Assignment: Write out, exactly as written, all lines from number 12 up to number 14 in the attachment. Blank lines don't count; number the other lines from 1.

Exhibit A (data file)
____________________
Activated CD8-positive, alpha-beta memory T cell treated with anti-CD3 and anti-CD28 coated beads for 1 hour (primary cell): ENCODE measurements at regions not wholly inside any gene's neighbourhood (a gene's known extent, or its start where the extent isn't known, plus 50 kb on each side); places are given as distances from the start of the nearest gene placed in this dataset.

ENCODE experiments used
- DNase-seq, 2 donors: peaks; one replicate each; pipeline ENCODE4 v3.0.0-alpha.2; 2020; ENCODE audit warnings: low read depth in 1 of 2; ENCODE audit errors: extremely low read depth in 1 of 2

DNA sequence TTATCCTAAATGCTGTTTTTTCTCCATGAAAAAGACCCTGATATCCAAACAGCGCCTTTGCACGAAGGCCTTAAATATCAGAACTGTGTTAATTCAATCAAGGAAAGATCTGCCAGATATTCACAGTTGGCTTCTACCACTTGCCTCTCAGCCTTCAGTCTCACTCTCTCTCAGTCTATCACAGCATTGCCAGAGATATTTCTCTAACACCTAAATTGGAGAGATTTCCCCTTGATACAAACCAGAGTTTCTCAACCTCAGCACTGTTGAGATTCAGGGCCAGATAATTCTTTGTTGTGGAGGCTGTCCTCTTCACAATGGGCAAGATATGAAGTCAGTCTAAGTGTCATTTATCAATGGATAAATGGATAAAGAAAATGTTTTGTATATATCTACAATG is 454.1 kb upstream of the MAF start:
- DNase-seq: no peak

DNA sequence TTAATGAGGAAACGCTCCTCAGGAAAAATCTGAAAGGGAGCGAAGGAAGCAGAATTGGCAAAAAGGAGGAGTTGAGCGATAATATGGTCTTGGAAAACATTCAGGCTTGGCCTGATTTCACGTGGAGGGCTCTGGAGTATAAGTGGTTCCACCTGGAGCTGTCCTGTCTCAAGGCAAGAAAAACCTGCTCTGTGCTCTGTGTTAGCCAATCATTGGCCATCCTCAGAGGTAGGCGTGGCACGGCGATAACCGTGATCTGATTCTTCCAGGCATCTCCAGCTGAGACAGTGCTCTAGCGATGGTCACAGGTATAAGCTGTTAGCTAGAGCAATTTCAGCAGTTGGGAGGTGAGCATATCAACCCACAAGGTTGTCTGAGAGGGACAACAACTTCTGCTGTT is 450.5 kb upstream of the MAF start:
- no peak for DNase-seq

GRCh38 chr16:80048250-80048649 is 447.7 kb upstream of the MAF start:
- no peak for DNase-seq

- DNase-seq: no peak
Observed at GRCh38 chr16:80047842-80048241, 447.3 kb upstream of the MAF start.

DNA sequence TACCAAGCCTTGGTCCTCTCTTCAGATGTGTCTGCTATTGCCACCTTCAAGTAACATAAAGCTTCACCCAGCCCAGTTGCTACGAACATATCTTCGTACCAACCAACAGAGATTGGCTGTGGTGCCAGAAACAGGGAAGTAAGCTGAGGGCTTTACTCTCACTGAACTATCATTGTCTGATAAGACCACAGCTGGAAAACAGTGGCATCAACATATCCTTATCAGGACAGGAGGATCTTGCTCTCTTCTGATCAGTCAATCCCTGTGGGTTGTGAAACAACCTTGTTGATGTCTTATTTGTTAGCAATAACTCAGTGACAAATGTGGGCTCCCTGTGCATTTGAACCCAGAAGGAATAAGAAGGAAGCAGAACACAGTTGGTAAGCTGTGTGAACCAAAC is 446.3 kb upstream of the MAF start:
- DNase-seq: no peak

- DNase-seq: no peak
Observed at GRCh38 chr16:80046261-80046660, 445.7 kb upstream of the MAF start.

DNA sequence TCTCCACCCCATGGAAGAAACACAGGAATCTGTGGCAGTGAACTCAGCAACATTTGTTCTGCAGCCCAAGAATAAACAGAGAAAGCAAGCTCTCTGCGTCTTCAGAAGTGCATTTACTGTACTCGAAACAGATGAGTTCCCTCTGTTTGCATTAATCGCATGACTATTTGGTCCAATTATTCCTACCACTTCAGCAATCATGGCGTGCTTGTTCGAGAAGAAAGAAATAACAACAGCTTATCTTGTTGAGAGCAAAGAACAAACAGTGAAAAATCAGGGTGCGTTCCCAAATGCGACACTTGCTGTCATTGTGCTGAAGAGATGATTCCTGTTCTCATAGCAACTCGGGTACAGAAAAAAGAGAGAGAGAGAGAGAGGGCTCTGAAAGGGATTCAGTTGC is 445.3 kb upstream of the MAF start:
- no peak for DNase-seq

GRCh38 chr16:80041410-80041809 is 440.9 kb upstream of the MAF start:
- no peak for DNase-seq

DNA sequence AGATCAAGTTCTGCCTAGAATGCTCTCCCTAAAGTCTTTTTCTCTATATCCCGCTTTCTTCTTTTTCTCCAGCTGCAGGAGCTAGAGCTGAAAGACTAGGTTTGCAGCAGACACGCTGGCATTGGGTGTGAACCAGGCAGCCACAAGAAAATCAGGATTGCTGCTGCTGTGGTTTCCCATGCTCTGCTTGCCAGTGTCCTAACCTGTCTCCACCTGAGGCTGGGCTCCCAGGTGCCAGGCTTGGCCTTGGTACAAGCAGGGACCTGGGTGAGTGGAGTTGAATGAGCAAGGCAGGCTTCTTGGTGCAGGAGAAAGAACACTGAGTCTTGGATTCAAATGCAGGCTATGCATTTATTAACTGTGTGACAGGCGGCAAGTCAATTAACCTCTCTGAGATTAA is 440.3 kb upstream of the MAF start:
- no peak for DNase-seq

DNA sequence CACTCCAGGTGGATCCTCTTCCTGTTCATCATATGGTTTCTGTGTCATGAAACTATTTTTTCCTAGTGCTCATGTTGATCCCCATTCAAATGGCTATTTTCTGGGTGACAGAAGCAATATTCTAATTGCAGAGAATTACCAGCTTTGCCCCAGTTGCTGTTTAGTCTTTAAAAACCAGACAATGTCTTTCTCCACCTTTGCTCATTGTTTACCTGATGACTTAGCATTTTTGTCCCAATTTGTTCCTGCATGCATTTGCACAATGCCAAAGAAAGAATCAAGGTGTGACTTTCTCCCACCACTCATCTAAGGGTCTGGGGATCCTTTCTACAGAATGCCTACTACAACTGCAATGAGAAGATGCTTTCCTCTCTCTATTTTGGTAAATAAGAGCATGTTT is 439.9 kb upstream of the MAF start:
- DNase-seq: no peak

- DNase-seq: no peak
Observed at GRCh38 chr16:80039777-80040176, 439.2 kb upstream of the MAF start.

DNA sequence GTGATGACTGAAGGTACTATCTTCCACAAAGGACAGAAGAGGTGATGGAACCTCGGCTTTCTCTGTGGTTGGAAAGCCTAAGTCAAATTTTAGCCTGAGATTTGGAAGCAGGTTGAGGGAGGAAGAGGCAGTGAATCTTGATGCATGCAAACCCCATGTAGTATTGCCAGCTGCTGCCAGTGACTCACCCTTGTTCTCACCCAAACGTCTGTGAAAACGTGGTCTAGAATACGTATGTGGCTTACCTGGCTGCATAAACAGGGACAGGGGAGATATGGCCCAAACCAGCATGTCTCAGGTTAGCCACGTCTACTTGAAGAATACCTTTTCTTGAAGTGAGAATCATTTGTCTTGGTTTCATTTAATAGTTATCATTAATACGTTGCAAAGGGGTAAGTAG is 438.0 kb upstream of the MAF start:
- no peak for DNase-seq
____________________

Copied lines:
DNA sequence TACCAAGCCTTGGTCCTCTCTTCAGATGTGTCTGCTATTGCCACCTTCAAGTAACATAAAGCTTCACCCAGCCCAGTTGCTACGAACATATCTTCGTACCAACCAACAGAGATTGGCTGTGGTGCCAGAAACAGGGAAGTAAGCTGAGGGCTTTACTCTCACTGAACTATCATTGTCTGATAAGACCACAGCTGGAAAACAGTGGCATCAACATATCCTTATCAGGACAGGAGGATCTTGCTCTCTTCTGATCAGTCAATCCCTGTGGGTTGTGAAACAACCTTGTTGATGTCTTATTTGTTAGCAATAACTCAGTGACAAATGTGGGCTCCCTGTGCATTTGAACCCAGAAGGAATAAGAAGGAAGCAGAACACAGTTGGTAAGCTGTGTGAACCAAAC is 446.3 kb upstream of the MAF start:
- DNase-seq: no peak

- DNase-seq: no peak